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Organ Donation Vs. No Pay For Organ Donors

Decent Essays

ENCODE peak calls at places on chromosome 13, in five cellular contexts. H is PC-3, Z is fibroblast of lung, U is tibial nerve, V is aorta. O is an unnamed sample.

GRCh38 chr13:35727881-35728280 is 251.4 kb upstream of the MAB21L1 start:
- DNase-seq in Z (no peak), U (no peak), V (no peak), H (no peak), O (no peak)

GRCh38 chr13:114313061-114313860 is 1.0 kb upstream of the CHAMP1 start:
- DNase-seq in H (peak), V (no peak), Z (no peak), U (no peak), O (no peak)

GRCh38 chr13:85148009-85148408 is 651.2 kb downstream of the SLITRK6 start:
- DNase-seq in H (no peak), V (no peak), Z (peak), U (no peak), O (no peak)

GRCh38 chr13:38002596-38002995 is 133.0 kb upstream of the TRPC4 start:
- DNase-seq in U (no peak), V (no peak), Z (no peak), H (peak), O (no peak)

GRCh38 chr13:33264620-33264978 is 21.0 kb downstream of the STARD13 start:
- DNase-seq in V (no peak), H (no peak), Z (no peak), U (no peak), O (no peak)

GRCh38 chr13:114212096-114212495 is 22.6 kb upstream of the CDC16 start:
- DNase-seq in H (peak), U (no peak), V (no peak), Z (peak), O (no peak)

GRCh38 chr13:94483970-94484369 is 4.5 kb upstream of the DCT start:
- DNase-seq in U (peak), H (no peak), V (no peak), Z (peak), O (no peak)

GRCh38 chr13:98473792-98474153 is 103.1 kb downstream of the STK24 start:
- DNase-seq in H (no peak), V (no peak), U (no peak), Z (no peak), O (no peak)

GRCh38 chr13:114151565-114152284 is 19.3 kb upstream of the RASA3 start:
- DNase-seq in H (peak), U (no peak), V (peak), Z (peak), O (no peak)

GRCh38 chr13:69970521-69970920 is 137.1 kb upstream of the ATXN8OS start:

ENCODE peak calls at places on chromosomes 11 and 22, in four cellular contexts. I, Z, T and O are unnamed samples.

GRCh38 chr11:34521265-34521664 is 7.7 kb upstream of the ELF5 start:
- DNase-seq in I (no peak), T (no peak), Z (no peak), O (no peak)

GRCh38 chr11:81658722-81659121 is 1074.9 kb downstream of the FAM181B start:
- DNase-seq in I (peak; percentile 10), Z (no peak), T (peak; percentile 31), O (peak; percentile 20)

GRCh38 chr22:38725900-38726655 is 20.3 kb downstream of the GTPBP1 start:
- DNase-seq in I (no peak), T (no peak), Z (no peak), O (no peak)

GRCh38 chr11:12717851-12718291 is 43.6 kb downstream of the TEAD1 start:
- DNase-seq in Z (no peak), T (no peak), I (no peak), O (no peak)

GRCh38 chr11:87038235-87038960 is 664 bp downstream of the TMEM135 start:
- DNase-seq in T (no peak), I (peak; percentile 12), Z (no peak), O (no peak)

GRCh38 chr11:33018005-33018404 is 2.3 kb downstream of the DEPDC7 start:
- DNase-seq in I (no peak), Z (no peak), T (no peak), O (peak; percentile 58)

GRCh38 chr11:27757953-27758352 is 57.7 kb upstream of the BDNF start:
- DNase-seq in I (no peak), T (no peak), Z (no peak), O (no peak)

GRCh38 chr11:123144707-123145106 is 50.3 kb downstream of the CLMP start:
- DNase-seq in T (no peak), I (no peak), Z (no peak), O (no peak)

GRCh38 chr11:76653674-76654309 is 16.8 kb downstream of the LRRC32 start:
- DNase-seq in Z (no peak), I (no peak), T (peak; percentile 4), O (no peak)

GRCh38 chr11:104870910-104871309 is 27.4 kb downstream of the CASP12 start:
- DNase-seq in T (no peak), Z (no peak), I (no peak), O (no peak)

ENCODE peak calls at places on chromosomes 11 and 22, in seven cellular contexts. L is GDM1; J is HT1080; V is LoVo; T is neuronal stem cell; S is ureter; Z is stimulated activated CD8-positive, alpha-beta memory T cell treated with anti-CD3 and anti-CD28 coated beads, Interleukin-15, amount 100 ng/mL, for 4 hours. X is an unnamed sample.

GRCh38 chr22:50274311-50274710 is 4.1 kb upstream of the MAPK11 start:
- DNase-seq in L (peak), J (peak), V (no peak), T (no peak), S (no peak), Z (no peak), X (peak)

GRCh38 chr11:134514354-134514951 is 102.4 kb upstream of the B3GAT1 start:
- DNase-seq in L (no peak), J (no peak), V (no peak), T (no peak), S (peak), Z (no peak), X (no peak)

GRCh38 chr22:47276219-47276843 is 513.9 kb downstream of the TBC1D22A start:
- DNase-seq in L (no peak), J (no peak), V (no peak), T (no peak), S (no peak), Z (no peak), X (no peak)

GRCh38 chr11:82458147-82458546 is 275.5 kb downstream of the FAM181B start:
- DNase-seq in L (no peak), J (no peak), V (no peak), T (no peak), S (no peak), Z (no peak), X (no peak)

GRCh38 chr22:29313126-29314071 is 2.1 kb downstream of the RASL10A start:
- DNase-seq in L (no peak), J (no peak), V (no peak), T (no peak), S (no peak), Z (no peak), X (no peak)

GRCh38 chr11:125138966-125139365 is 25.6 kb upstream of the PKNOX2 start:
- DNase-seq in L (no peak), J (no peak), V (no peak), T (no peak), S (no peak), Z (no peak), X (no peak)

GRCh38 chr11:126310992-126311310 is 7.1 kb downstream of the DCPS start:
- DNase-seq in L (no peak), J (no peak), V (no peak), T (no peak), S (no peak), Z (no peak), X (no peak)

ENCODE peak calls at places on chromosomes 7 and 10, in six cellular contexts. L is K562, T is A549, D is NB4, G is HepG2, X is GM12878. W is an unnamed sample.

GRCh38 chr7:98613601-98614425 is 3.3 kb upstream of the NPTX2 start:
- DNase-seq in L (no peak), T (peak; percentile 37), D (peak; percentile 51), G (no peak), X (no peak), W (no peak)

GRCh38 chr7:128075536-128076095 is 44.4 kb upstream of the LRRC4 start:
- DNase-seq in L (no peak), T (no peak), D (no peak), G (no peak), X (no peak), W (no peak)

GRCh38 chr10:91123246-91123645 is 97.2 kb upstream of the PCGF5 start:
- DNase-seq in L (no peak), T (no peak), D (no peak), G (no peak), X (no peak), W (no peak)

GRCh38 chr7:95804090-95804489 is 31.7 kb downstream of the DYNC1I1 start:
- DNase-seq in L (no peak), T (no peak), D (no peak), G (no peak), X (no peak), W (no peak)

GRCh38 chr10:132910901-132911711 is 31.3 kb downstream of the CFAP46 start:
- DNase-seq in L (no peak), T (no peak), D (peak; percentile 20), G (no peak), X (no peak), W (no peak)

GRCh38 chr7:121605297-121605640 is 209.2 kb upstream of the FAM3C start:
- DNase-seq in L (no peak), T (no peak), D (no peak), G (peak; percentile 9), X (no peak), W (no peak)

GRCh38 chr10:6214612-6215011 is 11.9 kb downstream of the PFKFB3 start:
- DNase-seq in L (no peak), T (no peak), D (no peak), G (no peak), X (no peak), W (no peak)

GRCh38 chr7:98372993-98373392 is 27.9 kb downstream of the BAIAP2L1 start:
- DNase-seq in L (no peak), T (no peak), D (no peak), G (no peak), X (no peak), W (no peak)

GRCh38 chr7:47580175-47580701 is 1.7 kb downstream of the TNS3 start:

When faced with the argument of paying organ donors versus no pay for organ donors, the tension between both parties could be cut with a knife. Meanwhile, there’s thousands of patients on the organ waiting list to date, some being fortunate while others aren’t. In other words, these patients are dying because their life is depending on people that aren’t willing to donate. There are many who agree that paying an organ donor doesn’t have to belittle the virtue of one’s beliefs, but instead a chance to save thousands. To begin with, the number of people on the waiting list for a transplant is substantially growing every year and volunteers to donate are decreasing by the second. The dire need of organ donors is shown: In the U.S., for instance, more than 98,000 people are waiting for kidney’s, according to the Organ Procurement and Transplantation Network, or OPTN. Last Year, more 4,500 people in the U.S died waiting for kidneys. Meanwhile, the number of kidney donor has fallen steadily for the past several years, to 13,040 in 2012, despite growing need. (Aleccia 1) These numbers are alarming especially since this is only the need for kidney’s, imagine the thousands of others who need a liver, lung and etc. The waiting list used to bring hope to those in need but now it’s only keeping count of who might pass next. Keeping that in mind, researchers have come up with the idea of possibly paying those who donated their organs for the well-being of others. However, there was a
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